Welcome

Thank you for visiting our website and taking time to find out a bit about Joule’s, maybe you have popped into one of our Brewery Taps, if so we hope you liked it. We have a real passion for Pubs, and a great passion for Beer.

Our Brewery’s desire is to create that perfect moment of reflection with a sparkling pint of fine English beer in the bastion of Englishness itself, the Pub. Put together, we think there really is nothing better. So, whatever your reason for being here, welcome, this is our story – so far.

Our Story

Joule’s is a small Brewery that mainly serves its own collection of 40 Brewery Taps as well as a small local group of loyal Freetrade customers and Partners. Our Taphouses are our pride and joy and we spend all our time thinking how we can make each the best it can be. The strength of each lies with the people who run it, our Tenants who run our Brewery Taps as their own business.

Today, we brew around 7,000 barrels a year, in pints, that’s just over 2 million a year, sounds like a lot, but we are one of the smallest of the local ‘Craft’ Brewers. We also enjoy brewing some cold Craft beer, our flagship Green Monkey is a pure brewed naturally matured lager brewed to the German purity laws of ‘Reinheitsgebot’, we sell a whopping 300,000 pints a year, which is as much as we can make given it takes 3 weeks to mature and condition. This makes us 0.026% the size of the biggest lagerbrand in the UK and we are more than happy with that market share. If you haven’t had a chance to visit the Brewery and see the care that goes into Joule’s then please do, we would love to try and impress you, we have a section, ‘Visit Us’ on this website that has all the details.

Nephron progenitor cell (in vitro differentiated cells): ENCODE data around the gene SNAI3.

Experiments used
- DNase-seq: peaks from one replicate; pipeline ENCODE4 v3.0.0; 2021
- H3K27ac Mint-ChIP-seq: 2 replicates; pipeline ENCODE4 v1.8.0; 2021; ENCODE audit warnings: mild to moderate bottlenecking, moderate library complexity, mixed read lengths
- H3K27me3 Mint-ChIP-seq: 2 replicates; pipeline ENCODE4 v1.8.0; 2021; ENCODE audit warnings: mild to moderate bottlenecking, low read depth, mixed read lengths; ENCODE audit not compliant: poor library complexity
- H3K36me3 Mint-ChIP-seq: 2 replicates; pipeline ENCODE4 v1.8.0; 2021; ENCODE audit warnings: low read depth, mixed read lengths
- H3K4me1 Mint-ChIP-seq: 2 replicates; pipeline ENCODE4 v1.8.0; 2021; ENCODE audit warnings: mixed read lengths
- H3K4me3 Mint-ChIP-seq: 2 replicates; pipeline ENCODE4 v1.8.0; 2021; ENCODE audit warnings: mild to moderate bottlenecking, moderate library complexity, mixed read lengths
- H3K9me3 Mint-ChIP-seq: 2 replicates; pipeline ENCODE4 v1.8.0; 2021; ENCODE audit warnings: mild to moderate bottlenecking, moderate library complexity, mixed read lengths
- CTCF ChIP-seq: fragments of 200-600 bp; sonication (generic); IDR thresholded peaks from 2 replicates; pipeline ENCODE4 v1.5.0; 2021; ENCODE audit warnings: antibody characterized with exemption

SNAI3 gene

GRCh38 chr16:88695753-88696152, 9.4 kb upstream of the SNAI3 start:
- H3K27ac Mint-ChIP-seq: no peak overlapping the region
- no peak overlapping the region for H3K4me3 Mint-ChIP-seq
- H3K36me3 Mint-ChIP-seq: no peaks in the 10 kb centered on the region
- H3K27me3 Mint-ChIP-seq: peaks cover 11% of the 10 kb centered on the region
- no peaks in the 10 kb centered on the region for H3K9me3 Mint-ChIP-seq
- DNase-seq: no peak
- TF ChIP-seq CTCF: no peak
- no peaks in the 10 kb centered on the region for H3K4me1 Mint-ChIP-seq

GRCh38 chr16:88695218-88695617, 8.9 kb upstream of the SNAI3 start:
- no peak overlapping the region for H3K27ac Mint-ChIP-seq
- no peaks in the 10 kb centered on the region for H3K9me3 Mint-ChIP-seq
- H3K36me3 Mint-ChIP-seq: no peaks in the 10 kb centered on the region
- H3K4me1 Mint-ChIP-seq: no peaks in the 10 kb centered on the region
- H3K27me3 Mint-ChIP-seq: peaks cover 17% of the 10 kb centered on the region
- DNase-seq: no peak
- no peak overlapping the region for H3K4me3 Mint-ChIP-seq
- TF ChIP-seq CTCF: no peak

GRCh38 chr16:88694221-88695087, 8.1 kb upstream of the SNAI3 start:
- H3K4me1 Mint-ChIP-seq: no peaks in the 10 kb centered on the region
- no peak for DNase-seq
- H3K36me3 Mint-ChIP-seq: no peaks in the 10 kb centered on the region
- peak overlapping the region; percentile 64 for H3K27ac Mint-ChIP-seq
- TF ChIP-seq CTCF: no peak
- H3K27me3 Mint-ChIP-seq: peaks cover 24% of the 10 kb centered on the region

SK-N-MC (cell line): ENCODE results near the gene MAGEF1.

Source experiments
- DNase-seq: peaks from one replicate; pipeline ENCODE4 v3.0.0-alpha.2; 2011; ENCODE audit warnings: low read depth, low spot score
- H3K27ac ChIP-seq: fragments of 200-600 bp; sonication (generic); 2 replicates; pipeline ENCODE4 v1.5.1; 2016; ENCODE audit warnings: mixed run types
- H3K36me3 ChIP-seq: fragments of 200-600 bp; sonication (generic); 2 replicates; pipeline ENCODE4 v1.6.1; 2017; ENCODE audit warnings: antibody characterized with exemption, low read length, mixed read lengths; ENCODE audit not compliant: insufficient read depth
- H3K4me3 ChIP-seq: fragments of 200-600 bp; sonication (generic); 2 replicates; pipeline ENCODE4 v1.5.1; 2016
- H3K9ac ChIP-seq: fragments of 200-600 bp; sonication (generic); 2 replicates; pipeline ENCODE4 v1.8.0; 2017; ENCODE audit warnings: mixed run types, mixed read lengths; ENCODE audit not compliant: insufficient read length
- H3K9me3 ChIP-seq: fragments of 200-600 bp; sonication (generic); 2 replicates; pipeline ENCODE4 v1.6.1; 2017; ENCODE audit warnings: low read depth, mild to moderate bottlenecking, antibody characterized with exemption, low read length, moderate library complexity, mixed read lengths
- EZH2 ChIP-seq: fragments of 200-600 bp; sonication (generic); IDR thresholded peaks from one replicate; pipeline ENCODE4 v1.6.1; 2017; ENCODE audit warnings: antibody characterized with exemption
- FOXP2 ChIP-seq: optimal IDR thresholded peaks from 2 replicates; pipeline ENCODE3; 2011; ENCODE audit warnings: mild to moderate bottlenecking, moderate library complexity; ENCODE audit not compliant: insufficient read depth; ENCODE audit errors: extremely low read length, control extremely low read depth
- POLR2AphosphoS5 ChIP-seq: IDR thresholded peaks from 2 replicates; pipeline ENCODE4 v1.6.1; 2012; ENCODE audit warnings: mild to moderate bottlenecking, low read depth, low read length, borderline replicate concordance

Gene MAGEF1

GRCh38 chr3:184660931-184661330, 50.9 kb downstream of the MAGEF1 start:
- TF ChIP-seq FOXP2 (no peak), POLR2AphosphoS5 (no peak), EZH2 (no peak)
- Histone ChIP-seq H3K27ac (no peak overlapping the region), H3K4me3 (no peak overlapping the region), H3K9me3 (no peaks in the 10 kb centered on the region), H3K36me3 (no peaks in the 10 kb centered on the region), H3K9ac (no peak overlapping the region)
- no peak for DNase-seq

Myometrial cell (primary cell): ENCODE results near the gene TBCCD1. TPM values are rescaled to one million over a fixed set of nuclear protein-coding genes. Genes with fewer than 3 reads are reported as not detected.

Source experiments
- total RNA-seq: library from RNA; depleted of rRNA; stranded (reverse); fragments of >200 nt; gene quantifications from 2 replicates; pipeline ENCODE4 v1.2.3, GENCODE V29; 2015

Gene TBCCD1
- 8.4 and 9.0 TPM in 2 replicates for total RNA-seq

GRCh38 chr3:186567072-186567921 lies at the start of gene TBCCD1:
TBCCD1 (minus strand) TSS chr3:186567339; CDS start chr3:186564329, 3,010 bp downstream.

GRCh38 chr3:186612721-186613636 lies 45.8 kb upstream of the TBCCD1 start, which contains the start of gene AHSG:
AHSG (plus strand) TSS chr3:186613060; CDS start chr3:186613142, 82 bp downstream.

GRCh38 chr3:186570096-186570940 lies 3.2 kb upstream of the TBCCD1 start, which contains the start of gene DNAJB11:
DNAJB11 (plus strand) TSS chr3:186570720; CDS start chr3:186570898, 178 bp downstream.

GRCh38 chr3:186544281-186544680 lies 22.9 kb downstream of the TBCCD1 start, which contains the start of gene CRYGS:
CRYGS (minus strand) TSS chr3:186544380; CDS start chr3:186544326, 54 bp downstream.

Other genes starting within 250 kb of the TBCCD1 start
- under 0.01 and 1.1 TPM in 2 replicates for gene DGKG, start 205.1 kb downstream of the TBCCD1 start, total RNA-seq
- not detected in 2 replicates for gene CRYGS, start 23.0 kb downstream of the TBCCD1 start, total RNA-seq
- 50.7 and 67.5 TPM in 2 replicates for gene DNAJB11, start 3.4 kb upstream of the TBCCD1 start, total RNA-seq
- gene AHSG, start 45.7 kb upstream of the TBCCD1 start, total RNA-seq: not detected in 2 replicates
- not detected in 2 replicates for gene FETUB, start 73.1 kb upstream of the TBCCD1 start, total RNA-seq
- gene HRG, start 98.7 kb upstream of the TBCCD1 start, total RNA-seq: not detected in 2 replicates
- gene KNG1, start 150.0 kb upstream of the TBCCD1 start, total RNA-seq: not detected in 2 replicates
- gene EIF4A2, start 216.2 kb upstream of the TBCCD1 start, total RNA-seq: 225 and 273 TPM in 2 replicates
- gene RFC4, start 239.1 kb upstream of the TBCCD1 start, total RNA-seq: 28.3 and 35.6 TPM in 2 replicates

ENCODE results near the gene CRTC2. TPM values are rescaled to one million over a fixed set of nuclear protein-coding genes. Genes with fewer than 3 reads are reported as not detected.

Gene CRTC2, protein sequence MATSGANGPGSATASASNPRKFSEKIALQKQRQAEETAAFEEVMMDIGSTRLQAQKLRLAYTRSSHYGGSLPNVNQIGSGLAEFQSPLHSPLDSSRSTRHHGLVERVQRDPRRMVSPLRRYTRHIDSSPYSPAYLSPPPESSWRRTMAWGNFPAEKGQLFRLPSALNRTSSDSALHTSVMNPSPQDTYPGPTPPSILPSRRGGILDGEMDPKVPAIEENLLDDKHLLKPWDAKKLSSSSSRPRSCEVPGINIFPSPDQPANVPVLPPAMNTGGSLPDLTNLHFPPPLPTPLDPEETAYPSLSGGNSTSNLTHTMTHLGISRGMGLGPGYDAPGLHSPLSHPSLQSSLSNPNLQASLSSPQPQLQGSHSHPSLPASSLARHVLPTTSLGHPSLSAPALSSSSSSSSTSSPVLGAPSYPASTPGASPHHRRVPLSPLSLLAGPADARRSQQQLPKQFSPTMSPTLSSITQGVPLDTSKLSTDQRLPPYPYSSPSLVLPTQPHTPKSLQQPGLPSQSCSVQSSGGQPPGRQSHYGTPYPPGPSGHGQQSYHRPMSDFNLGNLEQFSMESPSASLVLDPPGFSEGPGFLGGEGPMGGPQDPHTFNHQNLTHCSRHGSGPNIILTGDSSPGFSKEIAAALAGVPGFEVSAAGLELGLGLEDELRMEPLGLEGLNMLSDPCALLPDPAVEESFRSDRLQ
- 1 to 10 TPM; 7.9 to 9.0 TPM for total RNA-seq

First Brewed by Monks

The Joule’s story started many years ago. Joule’s Pale Ales famously originated from Stone just across the county boarder from Market Drayton, where beer had been brewed since the 16th century, first by Augustinian Monks. They brewed at the priory in Stone which stood until 1749 and were known to bless each barrel marking it with a red cross to identify its superior qualities. John Joule skilfully adopted this sign of the Red Cross for his ales and registered this very famous trade mark in 1867, making the Red Cross the 6th oldest beer trademark in the world, after the Bass Red Triangle, Bass Diamond, Guinness Harp, Whitbread Unicorn & Berry Brothers Barrel.

Red Cross Trade Mark

From these humble beginnings, this simple Red Cross, became the symbol of Joule’s beers and rivalled the Bass mark. In the 19th century Bass and Joule’s glowered at one another from their Staffordshire towns with their Pubs bordering each other like military forts, it was an acrimonious rivalry which was unusual within the cosy club of the beer Barons. Both became regional giants, and both were ambitious, both exporting Beer to India and to the US. Joule’s was the more successful creating giant warehousing along the Stone Canal Wharf, still there today to service Liverpool docks. Joule’s was the first English beer to be exported to the US, ahead of Bass Ale and Joule’s beer was notably recorded as stock on the Titanic on the 10th April 1912.